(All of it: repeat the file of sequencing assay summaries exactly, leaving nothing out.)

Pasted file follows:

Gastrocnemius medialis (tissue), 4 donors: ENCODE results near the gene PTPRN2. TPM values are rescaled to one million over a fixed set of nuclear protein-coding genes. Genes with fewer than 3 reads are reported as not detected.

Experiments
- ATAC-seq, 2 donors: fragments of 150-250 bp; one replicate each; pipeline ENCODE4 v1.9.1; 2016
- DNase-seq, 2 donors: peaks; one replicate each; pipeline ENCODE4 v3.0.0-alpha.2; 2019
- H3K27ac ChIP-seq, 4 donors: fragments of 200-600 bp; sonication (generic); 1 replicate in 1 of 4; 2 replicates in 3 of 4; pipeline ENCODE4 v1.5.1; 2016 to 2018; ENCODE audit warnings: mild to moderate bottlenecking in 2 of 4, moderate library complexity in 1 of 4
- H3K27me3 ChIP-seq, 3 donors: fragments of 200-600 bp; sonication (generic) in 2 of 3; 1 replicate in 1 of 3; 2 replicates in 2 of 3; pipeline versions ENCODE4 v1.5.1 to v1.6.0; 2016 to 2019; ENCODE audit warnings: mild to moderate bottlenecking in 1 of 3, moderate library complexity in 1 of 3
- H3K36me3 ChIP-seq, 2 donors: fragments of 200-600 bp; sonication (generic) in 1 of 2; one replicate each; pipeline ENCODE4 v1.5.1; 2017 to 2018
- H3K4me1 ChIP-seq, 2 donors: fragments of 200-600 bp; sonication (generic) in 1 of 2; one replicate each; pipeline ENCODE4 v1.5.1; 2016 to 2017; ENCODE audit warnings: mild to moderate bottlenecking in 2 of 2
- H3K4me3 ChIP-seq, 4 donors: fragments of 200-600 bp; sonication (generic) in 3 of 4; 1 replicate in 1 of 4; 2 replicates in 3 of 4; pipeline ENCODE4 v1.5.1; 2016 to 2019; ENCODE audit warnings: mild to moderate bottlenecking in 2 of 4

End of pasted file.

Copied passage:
Gastrocnemius medialis (tissue), 4 donors: ENCODE results near the gene PTPRN2. TPM values are rescaled to one million over a fixed set of nuclear protein-coding genes. Genes with fewer than 3 reads are reported as not detected.

Experiments
- ATAC-seq, 2 donors: fragments of 150-250 bp; one replicate each; pipeline ENCODE4 v1.9.1; 2016
- DNase-seq, 2 donors: peaks; one replicate each; pipeline ENCODE4 v3.0.0-alpha.2; 2019
- H3K27ac ChIP-seq, 4 donors: fragments of 200-600 bp; sonication (generic); 1 replicate in 1 of 4; 2 replicates in 3 of 4; pipeline ENCODE4 v1.5.1; 2016 to 2018; ENCODE audit warnings: mild to moderate bottlenecking in 2 of 4, moderate library complexity in 1 of 4
- H3K27me3 ChIP-seq, 3 donors: fragments of 200-600 bp; sonication (generic) in 2 of 3; 1 replicate in 1 of 3; 2 replicates in 2 of 3; pipeline versions ENCODE4 v1.5.1 to v1.6.0; 2016 to 2019; ENCODE audit warnings: mild to moderate bottlenecking in 1 of 3, moderate library complexity in 1 of 3
- H3K36me3 ChIP-seq, 2 donors: fragments of 200-600 bp; sonication (generic) in 1 of 2; one replicate each; pipeline ENCODE4 v1.5.1; 2017 to 2018
- H3K4me1 ChIP-seq, 2 donors: fragments of 200-600 bp; sonication (generic) in 1 of 2; one replicate each; pipeline ENCODE4 v1.5.1; 2016 to 2017; ENCODE audit warnings: mild to moderate bottlenecking in 2 of 2
- H3K4me3 ChIP-seq, 4 donors: fragments of 200-600 bp; sonication (generic) in 3 of 4; 1 replicate in 1 of 4; 2 replicates in 3 of 4; pipeline ENCODE4 v1.5.1; 2016 to 2019; ENCODE audit warnings: mild to moderate bottlenecking in 2 of 4